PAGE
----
By any definition of the word "success," it requires good decision-making. Knowing this, business school and university departments of political science spend much of their time trying to teach the difference between a good decision and a bad one.
But rational approaches to decision-making have their limits. The two biggest obstacles are well known. The first is that the future rarely repeats the past so exactly that old solutions perfectly apply to new situations. The second is psychological. The person making the decision is never perfectly rational.
It’s this second obstacle that proves the most troubling (although fascinating to historians when they chronicle the horrible or triumphant decisions made by leaders in the past), because the human psyche contains mysteries that seem impenetrable to itself. How much do you know yourself? With complete knowledge, you’d be able to take your own quirks, biases, and weak spots into account. Then decisions would be much easier to make. You wouldn’t wind up in a job that looked great on paper but turned out to be miserable after a year.
When it comes to the workplace, the most basic level of self-knowledge must be applied. At every level, the following questions are germane, no matter what kind of work you do:
Can I tolerate repetitive tasks, or am I too easily bored?
How well can I handle conflict with coworkers?
Can I focus in a busy environment or am I easily distracted?
How do I handle everyday stress?
Do tight deadlines bring out the best or worst in me?
Can I stand up for myself around people with strong personalities?
Am I a loner or a team player?
Do I need a creative challenge to be happy?
For most people, sadly, the answers to these questions are learned through the hard, slow process of trial and error. Once learned, the lessons become part of the person’s story. "I’m a team player" or "I hate deadlines" becomes a personal trait. Countless careers are limited, however, by applying these traits as if they are fixed, like having blue eyes. Probably the most dominant feature of great success stories is the opposite — an ability to be resilient and flexible. It’s not either/or. Rather, the person’s psychology is open enough and resilient enough to adapt to life’s constant changes.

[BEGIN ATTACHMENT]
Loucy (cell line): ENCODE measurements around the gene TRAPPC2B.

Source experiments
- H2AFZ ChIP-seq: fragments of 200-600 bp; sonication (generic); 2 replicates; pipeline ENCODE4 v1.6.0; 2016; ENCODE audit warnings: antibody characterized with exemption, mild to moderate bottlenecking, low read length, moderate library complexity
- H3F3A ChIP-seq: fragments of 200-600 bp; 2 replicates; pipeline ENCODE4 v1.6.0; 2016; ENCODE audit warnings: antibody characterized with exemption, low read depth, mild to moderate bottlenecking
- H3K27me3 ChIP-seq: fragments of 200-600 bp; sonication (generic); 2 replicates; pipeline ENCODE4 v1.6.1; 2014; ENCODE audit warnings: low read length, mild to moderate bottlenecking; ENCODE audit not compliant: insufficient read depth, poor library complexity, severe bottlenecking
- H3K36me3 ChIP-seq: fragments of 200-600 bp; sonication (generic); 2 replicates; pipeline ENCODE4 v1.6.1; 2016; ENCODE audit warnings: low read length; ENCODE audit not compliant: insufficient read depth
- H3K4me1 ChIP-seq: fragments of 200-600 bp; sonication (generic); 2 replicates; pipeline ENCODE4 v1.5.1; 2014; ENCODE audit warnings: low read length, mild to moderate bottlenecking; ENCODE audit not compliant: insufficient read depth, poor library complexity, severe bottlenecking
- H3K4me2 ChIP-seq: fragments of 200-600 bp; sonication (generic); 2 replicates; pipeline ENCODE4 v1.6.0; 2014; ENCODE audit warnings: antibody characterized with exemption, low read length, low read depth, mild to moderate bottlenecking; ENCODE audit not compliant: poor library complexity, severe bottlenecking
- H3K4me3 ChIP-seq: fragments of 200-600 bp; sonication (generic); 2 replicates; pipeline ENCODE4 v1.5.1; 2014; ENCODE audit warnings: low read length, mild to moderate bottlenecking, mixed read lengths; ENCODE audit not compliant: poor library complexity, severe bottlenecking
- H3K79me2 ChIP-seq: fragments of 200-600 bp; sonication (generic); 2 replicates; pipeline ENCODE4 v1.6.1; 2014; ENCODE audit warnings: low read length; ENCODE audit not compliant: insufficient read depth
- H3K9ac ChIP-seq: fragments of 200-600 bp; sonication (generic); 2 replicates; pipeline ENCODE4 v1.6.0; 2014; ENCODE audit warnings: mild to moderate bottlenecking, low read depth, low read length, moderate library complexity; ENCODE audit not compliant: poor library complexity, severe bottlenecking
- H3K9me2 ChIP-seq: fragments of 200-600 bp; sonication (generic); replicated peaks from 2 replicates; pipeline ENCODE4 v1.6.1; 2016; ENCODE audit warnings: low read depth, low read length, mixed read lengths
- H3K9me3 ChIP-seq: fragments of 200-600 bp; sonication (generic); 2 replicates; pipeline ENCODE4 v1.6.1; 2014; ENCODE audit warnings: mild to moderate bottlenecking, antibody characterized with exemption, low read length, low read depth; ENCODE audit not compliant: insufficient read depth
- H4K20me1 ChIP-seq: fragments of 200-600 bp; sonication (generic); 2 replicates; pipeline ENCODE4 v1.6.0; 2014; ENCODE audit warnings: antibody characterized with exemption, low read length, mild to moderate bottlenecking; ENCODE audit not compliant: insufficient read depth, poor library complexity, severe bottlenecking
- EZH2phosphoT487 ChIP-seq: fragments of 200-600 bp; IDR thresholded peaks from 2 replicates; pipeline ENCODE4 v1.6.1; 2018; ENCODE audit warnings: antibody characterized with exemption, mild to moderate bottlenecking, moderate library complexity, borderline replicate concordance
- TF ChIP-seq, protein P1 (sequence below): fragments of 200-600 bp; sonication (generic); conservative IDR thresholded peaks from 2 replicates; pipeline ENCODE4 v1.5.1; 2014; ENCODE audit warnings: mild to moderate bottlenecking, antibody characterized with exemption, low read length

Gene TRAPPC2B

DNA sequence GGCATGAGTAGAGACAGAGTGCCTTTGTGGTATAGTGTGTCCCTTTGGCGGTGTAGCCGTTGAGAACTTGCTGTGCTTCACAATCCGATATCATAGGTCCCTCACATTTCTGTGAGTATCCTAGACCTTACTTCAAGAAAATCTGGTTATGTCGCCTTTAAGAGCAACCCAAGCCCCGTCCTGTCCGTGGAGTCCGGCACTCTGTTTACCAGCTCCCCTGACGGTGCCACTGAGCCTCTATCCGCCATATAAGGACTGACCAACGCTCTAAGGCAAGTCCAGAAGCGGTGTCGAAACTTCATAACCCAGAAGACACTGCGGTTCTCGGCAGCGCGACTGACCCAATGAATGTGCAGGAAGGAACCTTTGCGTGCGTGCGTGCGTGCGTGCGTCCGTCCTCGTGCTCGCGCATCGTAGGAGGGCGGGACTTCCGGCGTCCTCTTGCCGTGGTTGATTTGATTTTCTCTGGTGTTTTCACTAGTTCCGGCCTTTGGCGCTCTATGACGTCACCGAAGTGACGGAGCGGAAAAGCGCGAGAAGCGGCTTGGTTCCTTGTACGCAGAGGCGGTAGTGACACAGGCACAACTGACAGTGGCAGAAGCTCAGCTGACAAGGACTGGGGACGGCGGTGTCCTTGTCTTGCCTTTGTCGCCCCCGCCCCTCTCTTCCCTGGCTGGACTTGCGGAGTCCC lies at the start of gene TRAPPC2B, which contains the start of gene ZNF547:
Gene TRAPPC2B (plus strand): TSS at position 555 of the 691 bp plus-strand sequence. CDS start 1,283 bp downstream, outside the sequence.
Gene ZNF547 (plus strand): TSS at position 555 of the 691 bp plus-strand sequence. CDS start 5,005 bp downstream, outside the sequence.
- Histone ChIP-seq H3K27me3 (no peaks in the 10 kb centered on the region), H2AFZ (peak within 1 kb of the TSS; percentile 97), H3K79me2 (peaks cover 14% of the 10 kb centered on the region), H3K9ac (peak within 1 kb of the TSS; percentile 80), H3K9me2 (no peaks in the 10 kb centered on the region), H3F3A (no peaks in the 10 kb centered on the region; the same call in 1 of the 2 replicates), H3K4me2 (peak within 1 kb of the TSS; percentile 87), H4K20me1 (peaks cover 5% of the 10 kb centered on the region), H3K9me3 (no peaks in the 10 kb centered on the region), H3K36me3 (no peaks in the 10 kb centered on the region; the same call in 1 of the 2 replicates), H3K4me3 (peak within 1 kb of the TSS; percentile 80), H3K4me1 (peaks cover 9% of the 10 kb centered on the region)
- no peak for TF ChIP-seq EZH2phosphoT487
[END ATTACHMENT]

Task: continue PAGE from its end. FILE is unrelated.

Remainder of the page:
If you can’t make a decision unless it matches your psychological profile, you will be trapped when your weaknesses, blind spots, and prejudices are challenged. This trap isn’t built into the situation; it’s built into your past. The horrors of World War I were so scarring psychologically that European leaders couldn’t make rational decisions in the face of Hitler — it was an extreme case of past conditioning overshadowing the present situation. But all of us know the little voice inside that says, "I’ve been here before. I know what to do and what not to do." The difference between a good and bad decision usually comes down to how much this voice influences you.
It can be too much, too little, or just enough. Which means that you need another voice, one that comes from self-awareness and not just the past. In a stressful situation, you cannot evade self-awareness, because otherwise the stress will drive you forward, not your mind. In army training, knowing that combat is incredibly stressful, drill sergeants exist to pound into their recruits an immunity to noise, confusion, and fear. The mind of a young infantryman can’t be relied upon, so for everyone’s safety, he should act as much like a robot as possible, doing exactly what he was trained to do.
The equivalent of a robot in everyday life is someone who rigidly applies his past conditioning in every situation. In the economic downturn of 2007, large cohorts of Wall Street traders, banking institutions, lenders, and stock analysts made horrendously bad decisions for the simple reason that they acted by habit and conditioning. "The way I’m doing this has always worked in the past, so it will work now." Crises expose how much this mode of robotic thinking dominates in every areas of business. Media advertising masks this reality by using terms like creative, innovative, meeting the challenges of the future. If only that were true.
Consciousness – A Conversation with Deepak Chopra and Stuart Hameroff
Courtesy of YouTube/The Chopra Well
To actually be innovative, creative, and capable of meeting the challenges of the future, no one is perfectly rational, or should be. A computer can be programmed to make rational decisions, but its error rate will be high, since its input will come entirely form the past. In the next post we’ll discuss how to avoid robot thinking and what it means to be resilient in the face of unknown challenges.
(To be cont.)
Featured on:Your Career
Posted by:Deepak Chopra MD (official)